Jan. 6 hearings break through in key battleground states. Partisan columns remain.

PITTSBURGH — The Jan. 6 House hearings appear to be gaining ground in some of this fall’s most competitive congressional districts in key states, though the panel’s work doesn’t seem to have much impact on how voters view candidates for congress and governor.

One of the biggest questions surrounding the Jan. 6 committee is whether voters, particularly in states like Pennsylvania and Arizona, took notice of its findings. Of more than a dozen voters — Republicans, Democrats and those who identified themselves as independents — polled in three hotly contested congressional districts in those two states, most said they pay at least some attention to the committee. However, their takeaways varied, with some feeling the committee strengthened the case for then-President Donald Trump’s culpability in the riots, while others felt it amounted to congressional overstatement.

Joseph Ganter, 73, of Ross Township, Pennsylvania, has given close attention to the committee investigating the Jan. 6 riots in the Capitol and the former president’s efforts to overturn the 2020 election and his recent hearings. Ganter says he voted for Trump in 2016, Joe Biden in 2020 and now says he’ll never vote for president again, disillusioned with both.

“I think he started it,” Ganter said of Trump, speaking to NBC News ahead of last Thursday’s prime-time hearing, which he planned to watch. “He got on his [Twitter] and sent messages and he let it go for, what, 90 minutes or so? And he let it go and I felt very wrong that he didn’t do anything.”

Ganter, a long-registered Democrat who now considers himself an independent, lives right in the heart of one of this fall’s most contested house districts, Pennsylvania’s 17th congressional district. He says he doesn’t think the committee will make the Justice Department “do a damn thing” when it comes to potential consequences for Trump.

“Although Trump was guilty of many things, they won’t get him because they fear it will disrupt the country again,” he said. “So you judge it yourself.”

Robert, 72, of North Hills, who asked that his last name be withheld to give his opinion on sensitive political issues, told NBC News that he was watching the committee’s first hearing, hearing part of its second and paying close attention to the coverage have pursued.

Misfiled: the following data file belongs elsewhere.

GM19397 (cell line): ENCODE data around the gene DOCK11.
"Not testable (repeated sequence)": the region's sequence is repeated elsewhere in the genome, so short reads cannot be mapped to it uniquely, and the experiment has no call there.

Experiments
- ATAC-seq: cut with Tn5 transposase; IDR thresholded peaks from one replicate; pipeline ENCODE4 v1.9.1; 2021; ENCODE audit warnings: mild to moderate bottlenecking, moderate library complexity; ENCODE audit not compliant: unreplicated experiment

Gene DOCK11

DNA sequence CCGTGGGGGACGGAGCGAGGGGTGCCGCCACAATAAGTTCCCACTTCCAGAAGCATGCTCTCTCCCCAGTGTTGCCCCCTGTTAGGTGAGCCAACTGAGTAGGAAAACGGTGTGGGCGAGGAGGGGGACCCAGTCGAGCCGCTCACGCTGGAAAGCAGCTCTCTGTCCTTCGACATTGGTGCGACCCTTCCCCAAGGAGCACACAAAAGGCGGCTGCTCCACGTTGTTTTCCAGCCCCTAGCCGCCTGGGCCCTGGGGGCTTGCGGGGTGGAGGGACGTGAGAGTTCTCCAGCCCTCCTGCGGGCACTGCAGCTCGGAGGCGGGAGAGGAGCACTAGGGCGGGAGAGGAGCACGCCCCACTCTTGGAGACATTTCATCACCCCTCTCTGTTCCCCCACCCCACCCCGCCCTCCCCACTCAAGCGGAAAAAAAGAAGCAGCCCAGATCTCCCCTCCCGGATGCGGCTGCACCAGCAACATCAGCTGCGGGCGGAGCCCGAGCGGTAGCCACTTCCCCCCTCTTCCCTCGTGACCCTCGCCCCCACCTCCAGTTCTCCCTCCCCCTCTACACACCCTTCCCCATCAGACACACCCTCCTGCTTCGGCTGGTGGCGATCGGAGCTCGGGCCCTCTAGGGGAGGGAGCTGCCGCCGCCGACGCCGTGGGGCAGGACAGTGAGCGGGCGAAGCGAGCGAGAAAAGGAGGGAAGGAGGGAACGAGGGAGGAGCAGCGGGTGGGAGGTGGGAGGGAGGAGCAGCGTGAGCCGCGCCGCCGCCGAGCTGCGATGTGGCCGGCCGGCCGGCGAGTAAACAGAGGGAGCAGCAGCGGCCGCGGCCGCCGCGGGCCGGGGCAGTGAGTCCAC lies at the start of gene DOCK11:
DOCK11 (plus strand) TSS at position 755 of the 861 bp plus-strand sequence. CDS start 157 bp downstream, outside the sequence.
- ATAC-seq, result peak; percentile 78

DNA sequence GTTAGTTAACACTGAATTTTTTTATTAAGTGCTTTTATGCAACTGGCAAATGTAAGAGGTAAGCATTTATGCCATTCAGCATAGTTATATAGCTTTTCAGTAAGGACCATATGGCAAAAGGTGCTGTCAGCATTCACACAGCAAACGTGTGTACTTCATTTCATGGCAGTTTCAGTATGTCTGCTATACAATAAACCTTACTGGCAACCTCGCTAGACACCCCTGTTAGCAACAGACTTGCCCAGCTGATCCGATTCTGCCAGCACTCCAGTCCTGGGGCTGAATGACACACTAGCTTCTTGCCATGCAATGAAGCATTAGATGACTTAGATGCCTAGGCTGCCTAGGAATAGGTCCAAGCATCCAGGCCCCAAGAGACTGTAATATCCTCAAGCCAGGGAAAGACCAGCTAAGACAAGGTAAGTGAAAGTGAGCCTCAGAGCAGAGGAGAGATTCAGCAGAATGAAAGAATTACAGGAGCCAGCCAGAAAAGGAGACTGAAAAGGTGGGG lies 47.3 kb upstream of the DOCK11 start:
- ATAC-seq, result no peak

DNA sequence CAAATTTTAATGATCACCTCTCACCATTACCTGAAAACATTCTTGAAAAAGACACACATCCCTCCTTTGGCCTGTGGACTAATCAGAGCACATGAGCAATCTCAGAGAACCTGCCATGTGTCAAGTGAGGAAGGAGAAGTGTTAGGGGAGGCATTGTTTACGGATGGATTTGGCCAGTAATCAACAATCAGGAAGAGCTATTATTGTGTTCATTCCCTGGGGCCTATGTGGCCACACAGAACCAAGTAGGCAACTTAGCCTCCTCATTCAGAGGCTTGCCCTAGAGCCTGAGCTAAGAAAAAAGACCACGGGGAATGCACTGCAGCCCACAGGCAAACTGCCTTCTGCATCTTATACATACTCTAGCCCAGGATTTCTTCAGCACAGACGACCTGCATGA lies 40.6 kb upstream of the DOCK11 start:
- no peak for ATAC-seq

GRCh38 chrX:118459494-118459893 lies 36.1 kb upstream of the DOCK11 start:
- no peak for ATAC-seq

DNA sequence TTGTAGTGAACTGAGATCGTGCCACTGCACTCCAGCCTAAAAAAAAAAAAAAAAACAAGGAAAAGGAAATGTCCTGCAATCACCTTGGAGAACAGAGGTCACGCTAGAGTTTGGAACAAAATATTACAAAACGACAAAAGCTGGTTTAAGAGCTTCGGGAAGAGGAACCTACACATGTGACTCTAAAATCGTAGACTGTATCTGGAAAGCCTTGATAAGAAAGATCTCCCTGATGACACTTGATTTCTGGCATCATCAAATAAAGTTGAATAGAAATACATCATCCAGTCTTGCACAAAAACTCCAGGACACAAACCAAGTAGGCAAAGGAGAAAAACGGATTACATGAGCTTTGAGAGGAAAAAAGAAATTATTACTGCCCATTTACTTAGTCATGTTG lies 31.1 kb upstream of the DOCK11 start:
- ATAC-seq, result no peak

“I think people have really started to see how desperate Trump was to stay in office,” said Robert, a lifelong Republican before voting for Biden in 2020. “And it seems like he went to almost every extreme to stay in the office and really tried to pull all the strings he could. He thought maybe he was above the law. Now things are coming back to bite him.”

The two men are the sort of voters who could go a long way in deciding some of the most anticipated elections this fall, including for the Senate and for the governorship in Pennsylvania and Arizona. And they are among the millions of Americans who watched the January 6 hearings; Nielsen estimates that 17.7 million people watched Thursday’s prime-time hearing, and the hearings totaled 13.1 million viewers each.

But the hearings didn’t seem to have much impact on how either man approached how he would vote this fall. Both said they leaned toward Attorney General Josh Shapiro, a Democrat, in Pennsylvania’s high-stakes gubernatorial contest, against state Senator Doug Mastriano, a Republican who was before the Capitol on Jan. 6 and has been promoting election conspiracy theories. In the Senate contest, Robert said he was “very torn” between Democratic Lt. gov. John Fetterman and Republican Mehmet Oz, while Ganter said Oz’s limited history in the state influenced his view of the race.

The bipartisan Cook Political Report rates the vacancy in her home county just outside of Pittsburgh as a toss-up. NBC News also visited Pennsylvania’s 8th congressional district near Scranton, where Cook sees Democrat Matt Cartwright’s re-election as a miss, and Arizona’s 4th congressional district, east of Phoenix, where Rep. Greg Stanton, D-Ariz. is running for re-election in a publication ratings contest as tending to be Democratic.

At a campaign rally last week in northwestern Pennsylvania, Shapiro spoke at length about Mastriano’s presence outside the Capitol on Jan. 6, arguing that Mastriano was “unfit” to oversee state police because of his actions that day.

“When the police looked at Mastriano and the others and said stop, he continued to march,” Shapiro added.

Shapiro said it was difficult to gauge the impact the January 6 hearings would have on his race, although he will continue to push for Mastriano’s January 6 connections as part of his campaign.

“I think that disqualifies him,” he said. “I side with law enforcement and I respect law enforcement. He sided with the insurgent mob.”